Congress made it clear in 1994 that victims such as Amy deserved restitution from those who have viewed the pornographic images that feature them. The cost of Amy’s abuse, according to a psychological report that described her trauma and ongoing counseling and medical treatment, is $3.4 million.
The immediate question before the justices was how much of that should be paid by a Texas man named Doyle Randall Paroline.
Paroline pleaded guilty in 2009 to possessing 300 images of child pornography, including two of Amy. He was sentenced to prison. And on the matter of how much money he owes Amy, the U.S. Court of Appeals for the 5th Circuit said all $3.4 million.
The court based its decision on a section of the law that said courts are directed to make the defendant pay “the full amount of the victim’s losses.” The court’s reading of the law conflicts with those of other courts, but Amy’s attorney Paul G. Cassell said it was proper.
“Congress wanted to take these vulnerable victims — child pornography crimes, federal sex offense crimes and domestic violence — and get them full restitution as quickly and effectively as possible,” said Cassell, a law professor at the University of Utah and a former federal judge.
Some justices said Congress surely meant that courts should consider how much a defendant had contributed to the victim’s suffering.
“He’s guilty, he’s guilty of the crime,” Justin Antonin Scalia said of Paroline. “But to sock him for all of her psychiatric costs and everything else because he had two pictures of her? Congress couldn’t have intended that.”
But Cassell said Congress could not have intended to send Amy on the hunt for defendants to sue. Alerted by the government when an image of her is discovered, it has taken Amy 41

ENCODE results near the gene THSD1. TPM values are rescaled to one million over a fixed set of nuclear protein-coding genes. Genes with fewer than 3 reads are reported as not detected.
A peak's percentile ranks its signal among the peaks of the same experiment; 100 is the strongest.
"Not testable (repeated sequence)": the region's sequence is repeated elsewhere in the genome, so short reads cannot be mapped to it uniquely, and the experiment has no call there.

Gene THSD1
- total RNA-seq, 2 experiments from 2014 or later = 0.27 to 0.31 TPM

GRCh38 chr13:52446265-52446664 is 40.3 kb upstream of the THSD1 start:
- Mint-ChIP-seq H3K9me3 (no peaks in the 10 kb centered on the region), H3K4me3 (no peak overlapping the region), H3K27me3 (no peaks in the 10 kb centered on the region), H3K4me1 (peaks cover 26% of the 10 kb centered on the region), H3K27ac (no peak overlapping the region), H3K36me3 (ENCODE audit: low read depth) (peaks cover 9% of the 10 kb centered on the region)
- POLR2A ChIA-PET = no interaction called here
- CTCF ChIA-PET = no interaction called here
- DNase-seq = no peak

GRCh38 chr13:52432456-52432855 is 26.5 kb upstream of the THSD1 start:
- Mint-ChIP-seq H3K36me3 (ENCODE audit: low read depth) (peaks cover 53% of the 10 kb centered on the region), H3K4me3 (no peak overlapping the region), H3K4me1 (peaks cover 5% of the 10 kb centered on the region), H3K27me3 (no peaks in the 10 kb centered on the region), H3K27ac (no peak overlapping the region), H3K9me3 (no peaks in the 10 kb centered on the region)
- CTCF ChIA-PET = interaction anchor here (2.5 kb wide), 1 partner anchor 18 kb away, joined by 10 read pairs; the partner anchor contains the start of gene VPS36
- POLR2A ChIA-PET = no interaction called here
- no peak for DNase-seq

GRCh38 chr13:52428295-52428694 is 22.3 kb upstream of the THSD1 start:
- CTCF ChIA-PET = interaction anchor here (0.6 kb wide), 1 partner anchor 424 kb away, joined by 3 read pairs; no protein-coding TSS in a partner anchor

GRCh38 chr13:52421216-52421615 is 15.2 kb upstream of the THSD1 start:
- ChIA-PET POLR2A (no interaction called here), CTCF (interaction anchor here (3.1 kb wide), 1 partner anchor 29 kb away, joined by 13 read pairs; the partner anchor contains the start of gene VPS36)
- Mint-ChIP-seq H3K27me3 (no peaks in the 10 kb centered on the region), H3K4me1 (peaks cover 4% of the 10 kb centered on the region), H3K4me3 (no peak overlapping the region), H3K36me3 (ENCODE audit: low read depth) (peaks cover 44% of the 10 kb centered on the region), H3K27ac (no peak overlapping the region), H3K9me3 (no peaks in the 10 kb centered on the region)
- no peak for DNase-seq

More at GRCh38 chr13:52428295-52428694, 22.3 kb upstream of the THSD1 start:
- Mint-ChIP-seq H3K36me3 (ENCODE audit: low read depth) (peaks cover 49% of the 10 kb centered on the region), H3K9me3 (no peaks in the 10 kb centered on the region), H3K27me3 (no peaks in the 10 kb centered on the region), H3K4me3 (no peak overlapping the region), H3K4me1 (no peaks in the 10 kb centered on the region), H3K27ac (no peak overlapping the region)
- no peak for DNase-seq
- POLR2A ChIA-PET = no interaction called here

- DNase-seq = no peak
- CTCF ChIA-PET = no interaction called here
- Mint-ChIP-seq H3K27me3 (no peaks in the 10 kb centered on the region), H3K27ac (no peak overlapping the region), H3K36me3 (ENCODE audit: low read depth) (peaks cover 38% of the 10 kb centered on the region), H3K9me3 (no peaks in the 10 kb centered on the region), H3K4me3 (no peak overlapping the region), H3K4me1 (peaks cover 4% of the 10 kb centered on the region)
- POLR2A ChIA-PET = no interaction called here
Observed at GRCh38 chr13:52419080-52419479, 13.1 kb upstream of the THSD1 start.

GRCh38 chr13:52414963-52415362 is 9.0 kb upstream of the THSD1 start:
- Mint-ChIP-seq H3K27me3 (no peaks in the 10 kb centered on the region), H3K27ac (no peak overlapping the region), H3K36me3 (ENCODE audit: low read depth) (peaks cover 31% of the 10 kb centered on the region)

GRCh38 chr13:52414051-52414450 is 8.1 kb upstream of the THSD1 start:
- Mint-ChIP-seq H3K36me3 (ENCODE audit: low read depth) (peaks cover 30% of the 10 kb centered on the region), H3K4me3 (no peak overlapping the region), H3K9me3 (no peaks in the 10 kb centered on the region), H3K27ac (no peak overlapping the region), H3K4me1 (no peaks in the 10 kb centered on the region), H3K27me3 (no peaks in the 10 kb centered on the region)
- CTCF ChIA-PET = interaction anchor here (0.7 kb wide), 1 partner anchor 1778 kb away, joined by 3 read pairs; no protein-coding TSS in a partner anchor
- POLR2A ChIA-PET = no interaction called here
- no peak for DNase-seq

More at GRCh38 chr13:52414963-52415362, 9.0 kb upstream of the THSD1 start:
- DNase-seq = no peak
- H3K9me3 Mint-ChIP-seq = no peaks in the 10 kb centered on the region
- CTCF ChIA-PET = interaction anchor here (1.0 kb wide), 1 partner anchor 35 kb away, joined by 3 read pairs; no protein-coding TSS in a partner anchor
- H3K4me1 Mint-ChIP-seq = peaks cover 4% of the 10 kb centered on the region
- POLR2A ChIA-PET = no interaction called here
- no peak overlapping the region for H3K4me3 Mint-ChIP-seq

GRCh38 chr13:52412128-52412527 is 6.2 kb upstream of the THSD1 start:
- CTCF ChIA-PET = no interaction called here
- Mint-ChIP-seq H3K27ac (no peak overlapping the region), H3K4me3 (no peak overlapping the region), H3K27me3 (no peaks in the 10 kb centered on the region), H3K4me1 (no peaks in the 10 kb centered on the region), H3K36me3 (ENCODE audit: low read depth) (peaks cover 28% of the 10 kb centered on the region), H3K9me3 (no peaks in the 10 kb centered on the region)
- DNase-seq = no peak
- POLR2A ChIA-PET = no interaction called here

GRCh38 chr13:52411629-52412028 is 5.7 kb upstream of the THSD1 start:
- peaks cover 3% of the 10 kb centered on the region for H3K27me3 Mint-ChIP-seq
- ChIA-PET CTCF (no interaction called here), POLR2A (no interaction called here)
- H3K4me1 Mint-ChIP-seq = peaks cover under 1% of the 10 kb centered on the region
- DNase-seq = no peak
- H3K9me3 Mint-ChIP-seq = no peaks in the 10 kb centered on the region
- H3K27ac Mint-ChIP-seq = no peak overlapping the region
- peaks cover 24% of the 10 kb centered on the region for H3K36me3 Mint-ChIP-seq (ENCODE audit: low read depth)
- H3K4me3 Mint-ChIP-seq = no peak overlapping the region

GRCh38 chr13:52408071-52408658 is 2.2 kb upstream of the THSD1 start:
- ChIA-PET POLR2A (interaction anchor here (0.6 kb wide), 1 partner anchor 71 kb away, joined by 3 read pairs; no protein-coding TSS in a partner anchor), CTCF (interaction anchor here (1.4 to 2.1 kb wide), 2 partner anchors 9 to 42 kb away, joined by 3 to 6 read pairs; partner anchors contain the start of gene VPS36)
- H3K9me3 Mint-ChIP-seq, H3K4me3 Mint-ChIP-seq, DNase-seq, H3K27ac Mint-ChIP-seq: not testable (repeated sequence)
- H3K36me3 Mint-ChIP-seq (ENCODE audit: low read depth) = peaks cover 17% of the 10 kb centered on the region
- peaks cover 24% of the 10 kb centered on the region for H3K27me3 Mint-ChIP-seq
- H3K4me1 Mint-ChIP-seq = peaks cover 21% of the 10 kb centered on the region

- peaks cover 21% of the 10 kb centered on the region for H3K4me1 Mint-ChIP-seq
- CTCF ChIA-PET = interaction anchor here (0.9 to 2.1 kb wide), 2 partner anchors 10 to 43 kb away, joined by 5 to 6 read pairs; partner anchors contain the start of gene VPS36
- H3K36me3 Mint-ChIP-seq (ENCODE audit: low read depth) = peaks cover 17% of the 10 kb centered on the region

2 years to collect $1.75 million, from 182 defendants ($1.2 million came from one man). Cassell said it is estimated that more than 70,000 people have seen Amy’s image.
If each defendant was tagged with the total cost, Cassell said, Amy might receive the restitution quickly from one or more wealthy individuals. The hunt would then be over, and she would receive no more than the $3.4 million the court approved.
Paroline’s attorney, Stanley G. Schneider, on the other hand, said his client should not have to pay anything, which is what a district judge decided.
Schneider, who was appointed by the court to represent Paroline, said so many people have seen Amy’s image that the government could not prove it was Paroline who has caused her suffering.
Justice Elena Kagan said that could not be right.
“If only one person viewed the pornography, that person would be responsible for the entire damages, but if 1,000 people viewed the pornography and the harm was that much greater, nobody would be on the hook for restitution?” she said. “How could that possibly make sense?”
But if the obvious compromise was somewhere between zero and everything, the court had trouble deciding precisely where.
Such a middle ground is what the federal government urged. But Deputy Solicitor General Michael R. Dreeben acknowledged that there was no easy formula. One possibility would be to divide the victim’s restitution by the number of defendants convicted.
But Justice Ruth Bader Ginsburg pointed out that would not include future defendants.
And Chief Justice John G. Roberts Jr. noted another problem, asking, “How does that work for the first person” convicted?
“It doesn’t work very well for the first person, Mr. Chief Justice,” Dreeben replied.
Dreeben said judges could look at what their colleagues had done in similar situations, just as they sometimes do in imposing prison sentences. But Kagan wondered whether those were simply numbers “plucked from the air.”
Ginsburg pointed out that Amy’s uncle, the perpetrator of the crime, served prison time but paid only about $6,000 toward counseling. Justices Stephen G. Breyer and Samuel A. Alito Jr. voiced similar concerns about how to divide restitution.
Cassell said those were not Congress’s concerns.
“If there was a wealthy defendant who was unhappy with the share he’d been ordered to pay, he could simply try to find other wealthy defendants out there and interplead them in some kind of a case,” Cassell said. “We admit that’s going to lead to litigation burdens, [but] Congress wanted those burdens on guilty criminals rather than innocent victims.”
The case is Paroline v. United States.